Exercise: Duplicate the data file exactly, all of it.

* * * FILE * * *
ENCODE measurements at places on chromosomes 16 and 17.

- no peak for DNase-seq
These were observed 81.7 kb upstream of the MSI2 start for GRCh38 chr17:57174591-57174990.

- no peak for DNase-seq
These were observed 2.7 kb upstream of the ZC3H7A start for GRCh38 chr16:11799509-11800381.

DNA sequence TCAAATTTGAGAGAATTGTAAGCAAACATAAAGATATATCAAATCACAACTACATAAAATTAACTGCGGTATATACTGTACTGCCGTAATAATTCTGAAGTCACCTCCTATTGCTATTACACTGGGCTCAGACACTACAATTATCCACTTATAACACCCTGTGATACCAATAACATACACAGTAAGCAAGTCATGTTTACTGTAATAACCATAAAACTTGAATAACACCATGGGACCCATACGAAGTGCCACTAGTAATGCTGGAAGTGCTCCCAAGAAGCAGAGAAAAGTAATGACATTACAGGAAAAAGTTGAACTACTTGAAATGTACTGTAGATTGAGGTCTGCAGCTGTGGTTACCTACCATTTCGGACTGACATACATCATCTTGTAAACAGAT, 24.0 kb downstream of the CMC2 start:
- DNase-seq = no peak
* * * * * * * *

ENCODE measurements at places on chromosomes 16 and 17.

- no peak for DNase-seq
These were observed 81.7 kb upstream of the MSI2 start for GRCh38 chr17:57174591-57174990.

- no peak for DNase-seq
These were observed 2.7 kb upstream of the ZC3H7A start for GRCh38 chr16:11799509-11800381.

DNA sequence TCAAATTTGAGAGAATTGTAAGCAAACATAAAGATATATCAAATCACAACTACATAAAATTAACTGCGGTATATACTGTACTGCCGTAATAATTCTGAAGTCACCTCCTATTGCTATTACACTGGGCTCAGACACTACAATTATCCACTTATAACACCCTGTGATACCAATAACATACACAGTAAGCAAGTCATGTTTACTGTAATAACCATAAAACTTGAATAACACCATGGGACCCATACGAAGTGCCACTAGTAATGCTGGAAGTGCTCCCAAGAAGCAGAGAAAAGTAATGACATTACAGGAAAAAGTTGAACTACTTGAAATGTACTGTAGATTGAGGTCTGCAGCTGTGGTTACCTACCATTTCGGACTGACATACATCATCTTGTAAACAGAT, 24.0 kb downstream of the CMC2 start:
- DNase-seq = no peak